Introducing the Redefining Writing Essay Contest

Meredith Barrett
Associate Director, Writing & Related Literacies

Hello v.1 readers!

My name is Meredith Barrett. I am Associate Director for Writing & Related Literacies at the Center for Arts & Language (A&L). That’s a long title that means I run the peer tutoring program. I am also the instigator of the new Redefining Writing Essay Contest, which was inspired by writing competitions at other institutions and fine-tuned for A&L and for RISD with the help of my colleagues, Jen Liese and Maya Krinsky.

I felt so strongly about putting together this contest because it embodies so much of what we at A&L believe in. All of our work with students on their writing and with faculty on their assignments is guided by our commitment to uplifting varied languages, vernaculars, styles, voices, and rhetorics. Our work—which I love—is at the service of others and their goals—which I love—but this contest is our chance to set the assignment. It’s our chance to do more than advocate, to honor, celebrate, and share essays that break from traditional standards.

And RISD students really took up the call! We were delighted to have fifteen entries, incorporating many forms, from poetry to video, and varied topics, from the political to the personal. When the panel of judges convened in early April, we found ourselves most excited by those submissions that took the space needed to think beyond any assignment criteria. We saw students stepping outside what we learn to do in classrooms, and in doing so, they found new ways of thinking and new ways of engaging in communication. We saw the kind of writing we all want to read. Through future iterations of this contest, we hope to see more experiments with form and language, new “rules” broken, and an ever-evolving definition of essay writing.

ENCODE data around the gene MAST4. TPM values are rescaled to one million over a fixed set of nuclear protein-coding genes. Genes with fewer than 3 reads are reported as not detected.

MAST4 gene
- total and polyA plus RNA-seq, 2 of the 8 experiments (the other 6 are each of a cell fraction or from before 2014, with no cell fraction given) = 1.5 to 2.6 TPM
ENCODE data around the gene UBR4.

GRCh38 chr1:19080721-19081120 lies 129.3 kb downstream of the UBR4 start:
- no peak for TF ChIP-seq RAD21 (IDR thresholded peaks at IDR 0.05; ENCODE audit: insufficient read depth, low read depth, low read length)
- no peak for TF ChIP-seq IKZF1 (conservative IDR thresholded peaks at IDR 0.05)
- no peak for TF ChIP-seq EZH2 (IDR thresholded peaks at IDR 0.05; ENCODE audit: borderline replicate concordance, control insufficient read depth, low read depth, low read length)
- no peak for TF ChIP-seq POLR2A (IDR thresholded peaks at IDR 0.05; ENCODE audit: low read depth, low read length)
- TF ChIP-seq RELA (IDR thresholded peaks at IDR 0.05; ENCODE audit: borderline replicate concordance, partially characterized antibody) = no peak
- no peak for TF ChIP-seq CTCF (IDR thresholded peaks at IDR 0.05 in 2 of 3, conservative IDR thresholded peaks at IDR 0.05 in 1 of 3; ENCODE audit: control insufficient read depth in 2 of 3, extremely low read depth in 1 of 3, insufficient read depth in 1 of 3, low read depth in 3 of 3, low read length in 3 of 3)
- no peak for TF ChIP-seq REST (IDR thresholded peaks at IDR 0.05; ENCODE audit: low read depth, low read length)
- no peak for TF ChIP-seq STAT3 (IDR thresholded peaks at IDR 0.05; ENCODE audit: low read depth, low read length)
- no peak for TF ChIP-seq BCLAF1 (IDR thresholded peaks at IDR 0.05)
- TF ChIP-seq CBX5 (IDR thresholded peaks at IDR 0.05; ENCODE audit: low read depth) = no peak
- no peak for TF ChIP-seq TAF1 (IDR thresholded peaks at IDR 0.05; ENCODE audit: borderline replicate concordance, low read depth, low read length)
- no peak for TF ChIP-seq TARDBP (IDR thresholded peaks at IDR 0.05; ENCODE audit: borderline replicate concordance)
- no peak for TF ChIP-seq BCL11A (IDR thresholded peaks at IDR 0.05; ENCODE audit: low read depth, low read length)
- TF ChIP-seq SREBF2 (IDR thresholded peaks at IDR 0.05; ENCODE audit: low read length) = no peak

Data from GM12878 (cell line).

Within this issue of v.1, you’ll find the winning essay and three honorable mentions. For each, I’ve shared what we, the judges of this contest, found remarkable. But I wonder what will stand out to you. What makes these different from the articles you read for classes? What do they add to your reading experience? Are the other texts in this issue academic writing—or could they be? I encourage you to read on with all this in mind and hope this inspires you to try new things, bring your whole self to academia, and revel in the discovery that happens through writing. 

Happy reading,